“Gene edit­ing has the po­ten­tial to com­plete­ly trans­form the treat­ment par­a­digm for the dis­ease,” says Musunuru. “Pre­clin­i­cal stud­ies con­duct­ed in the field, in­clud­ing work done in my lab, have shown the promise of gene edit­ing to safe­ly re­duce cho­les­terol and oth­er coro­nary artery dis­ease risk fac­tors.”

So far, gene edit­ing in the le­git­i­mate R&D world has been cen­tered on the painstak­ing ad­vances of a hand­ful of pro­grams aimed at rare dis­eases. And Verve will start with its own rare ail­ments, tar­get­ing pa­tient pop­u­la­tions with the high­est un­met med­ical need. But Kathire­san isn’t drop­ping his pres­ti­gious aca­d­e­m­ic roles to search for mar­gin­al gains. He wants to tack­le the whole threat on a world­wide ba­sis.

That, of­fi­cial­ly, starts at Verve to­day.

Brian Kaspar. AveXis via Twitter

AveX­is sci­en­tif­ic founder fires back at No­var­tis CEO Vas Narasimhan, 'cat­e­gor­i­cal­ly de­nies any wrong­do­ing'

Brian Kaspar’s head was among the first to roll at Novartis after company execs became aware of the fact that manipulated data had been included in its application for Zolgensma, now the world’s most expensive therapy.

But in his first public response, the scientific founder at AveXis — acquired by Novartis for $8.7 billion — is firing back. And he says that not only was he not involved in any wrongdoing, he’s ready to defend his name as needed.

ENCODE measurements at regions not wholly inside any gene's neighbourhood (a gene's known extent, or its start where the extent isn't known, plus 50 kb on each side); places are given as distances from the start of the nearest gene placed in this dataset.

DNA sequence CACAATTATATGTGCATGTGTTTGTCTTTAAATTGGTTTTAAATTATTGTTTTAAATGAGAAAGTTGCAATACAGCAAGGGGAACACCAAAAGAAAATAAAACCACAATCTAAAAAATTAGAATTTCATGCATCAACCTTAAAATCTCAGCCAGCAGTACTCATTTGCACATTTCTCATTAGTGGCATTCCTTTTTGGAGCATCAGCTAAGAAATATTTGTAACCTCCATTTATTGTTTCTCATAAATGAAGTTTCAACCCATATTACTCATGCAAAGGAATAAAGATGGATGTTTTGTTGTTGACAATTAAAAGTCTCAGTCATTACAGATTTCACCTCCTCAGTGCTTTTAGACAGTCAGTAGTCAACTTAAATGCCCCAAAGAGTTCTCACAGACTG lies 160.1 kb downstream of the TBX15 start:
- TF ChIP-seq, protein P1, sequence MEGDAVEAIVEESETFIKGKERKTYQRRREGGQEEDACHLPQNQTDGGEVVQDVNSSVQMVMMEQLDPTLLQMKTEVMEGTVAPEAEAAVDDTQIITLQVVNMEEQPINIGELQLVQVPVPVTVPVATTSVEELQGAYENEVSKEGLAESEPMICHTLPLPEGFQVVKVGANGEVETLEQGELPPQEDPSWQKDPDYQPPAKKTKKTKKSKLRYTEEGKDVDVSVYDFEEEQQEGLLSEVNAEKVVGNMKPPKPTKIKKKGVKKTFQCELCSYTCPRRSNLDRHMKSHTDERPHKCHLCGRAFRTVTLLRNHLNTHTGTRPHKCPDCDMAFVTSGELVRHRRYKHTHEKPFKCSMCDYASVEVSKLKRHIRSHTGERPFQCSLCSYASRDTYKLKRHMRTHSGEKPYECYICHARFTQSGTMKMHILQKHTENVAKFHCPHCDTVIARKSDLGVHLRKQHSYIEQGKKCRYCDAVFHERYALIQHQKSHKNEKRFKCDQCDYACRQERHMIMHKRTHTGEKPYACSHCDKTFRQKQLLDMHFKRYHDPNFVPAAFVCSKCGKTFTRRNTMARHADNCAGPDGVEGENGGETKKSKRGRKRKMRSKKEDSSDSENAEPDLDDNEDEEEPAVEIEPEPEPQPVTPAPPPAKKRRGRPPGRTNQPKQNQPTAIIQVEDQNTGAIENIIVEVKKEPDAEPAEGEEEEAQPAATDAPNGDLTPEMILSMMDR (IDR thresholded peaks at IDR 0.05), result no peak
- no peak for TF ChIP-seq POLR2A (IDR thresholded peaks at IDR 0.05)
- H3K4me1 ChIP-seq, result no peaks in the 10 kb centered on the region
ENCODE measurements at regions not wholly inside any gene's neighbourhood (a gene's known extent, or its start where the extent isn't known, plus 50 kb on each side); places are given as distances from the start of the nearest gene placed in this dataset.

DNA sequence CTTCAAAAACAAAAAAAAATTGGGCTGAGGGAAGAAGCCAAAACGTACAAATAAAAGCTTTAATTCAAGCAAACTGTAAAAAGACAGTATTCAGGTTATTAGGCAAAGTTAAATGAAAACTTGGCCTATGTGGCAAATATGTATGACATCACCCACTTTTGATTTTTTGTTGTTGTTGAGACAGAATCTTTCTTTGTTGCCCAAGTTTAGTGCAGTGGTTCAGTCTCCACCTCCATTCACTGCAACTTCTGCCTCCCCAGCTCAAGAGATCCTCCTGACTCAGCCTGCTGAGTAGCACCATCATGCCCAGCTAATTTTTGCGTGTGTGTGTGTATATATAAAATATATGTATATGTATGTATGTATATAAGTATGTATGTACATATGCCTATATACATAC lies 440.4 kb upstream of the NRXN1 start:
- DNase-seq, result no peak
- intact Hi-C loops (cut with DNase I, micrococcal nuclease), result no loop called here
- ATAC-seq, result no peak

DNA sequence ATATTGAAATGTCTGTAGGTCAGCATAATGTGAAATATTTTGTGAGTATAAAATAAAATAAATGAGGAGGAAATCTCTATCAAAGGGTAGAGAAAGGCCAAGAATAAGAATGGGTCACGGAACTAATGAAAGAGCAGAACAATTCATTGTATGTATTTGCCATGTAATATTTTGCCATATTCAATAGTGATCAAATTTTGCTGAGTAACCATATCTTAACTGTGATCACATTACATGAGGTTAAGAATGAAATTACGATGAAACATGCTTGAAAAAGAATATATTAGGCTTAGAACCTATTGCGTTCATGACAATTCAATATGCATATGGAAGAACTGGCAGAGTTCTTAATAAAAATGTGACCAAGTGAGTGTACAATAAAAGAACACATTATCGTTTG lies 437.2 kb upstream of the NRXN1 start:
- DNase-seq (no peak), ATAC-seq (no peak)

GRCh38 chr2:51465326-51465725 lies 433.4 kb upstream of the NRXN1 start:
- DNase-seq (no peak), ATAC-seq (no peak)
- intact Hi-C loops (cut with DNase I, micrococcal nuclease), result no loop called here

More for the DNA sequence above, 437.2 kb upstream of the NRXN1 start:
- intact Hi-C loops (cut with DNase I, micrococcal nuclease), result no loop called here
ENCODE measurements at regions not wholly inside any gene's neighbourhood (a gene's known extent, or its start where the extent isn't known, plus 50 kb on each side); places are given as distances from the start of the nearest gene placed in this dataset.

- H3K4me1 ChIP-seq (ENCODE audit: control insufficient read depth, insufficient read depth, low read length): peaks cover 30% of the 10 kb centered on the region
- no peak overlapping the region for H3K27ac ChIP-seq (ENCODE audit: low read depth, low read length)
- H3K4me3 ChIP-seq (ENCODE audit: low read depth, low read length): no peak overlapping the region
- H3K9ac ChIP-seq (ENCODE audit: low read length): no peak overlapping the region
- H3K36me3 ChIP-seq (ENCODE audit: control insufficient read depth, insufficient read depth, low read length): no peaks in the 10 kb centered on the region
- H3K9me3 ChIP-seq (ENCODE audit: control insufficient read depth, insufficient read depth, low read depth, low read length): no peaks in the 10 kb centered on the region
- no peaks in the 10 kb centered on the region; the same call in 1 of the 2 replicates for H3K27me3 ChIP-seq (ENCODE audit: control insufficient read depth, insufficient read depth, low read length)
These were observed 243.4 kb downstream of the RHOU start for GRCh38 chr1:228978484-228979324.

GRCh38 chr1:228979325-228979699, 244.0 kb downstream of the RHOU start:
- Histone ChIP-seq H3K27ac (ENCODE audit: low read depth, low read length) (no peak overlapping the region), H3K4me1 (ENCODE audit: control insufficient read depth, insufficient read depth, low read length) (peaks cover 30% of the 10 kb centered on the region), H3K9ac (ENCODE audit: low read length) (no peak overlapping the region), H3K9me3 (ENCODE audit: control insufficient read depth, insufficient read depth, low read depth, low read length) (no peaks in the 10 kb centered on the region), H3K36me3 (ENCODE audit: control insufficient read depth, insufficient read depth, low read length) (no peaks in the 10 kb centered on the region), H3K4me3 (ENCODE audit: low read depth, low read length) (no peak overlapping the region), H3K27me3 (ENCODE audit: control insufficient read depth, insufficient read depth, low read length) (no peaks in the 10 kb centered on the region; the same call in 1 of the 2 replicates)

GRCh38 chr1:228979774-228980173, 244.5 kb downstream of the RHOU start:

I reached out to Brian Kaspar after Novartis put out word that he and his brother Allen had been axed in mid-May, two months after the company became aware of the allegations related to manipulated data. His response came back through his attorneys.

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Martin Shkreli [via Getty]

Pris­on­er #87850-053 does not get to add drug de­vel­op­er to his list of cred­its

Just days after Retrophin shed its last ties to founder Martin Shkreli, the biotech is reporting that the lead drug he co-invented flopped in a pivotal trial. Fosmetpantotenate flunked both the primary and key secondary endpoints in a placebo-controlled trial for a rare disease called pantothenate kinase-associated neurodegeneration, or PKAN.

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Ver­sant-backed Chi­nook gets a $65M launch round for its dis­cov­ery quest in a resur­gent kid­ney field

Versant is once again stepping off the beaten track in biotech to see if they can blaze a trail of their own in a field that has looked too thorny to many investors for years.

The venture group and their partners at Apple Tree are bringing their latest creation out of stealth mode today. Born in Versant’s Inception Sciences’ Chinook Therapeutics is betting that its preclinical take on kidney disease can get an early lead among the companies starting up in the field.

Sir An­drew Dil­lon, NICE's first — and on­ly — chief ex­ec­u­tive to step down next year

Using a laptop borrowed from his former employer, South London’s St George’s Hospital, Sir Andrew Dillon set about establishing NICE — launched by the then health secretary Frank Dobson — in 1999.  On Thursday, the UK cost-effectiveness watchdog said its first and only chief executive — Dillon — is stepping down in March 2020.

Back in the day, decisions about which drugs and interventions were funded by the National Health Service (NHS) were made at the local level, but this ‘postcode prescribing’ system was fraught with skewed healthcare deployment making the structure unsustainable. A national system was deemed necessary — and NICE was formed to bridge that gap.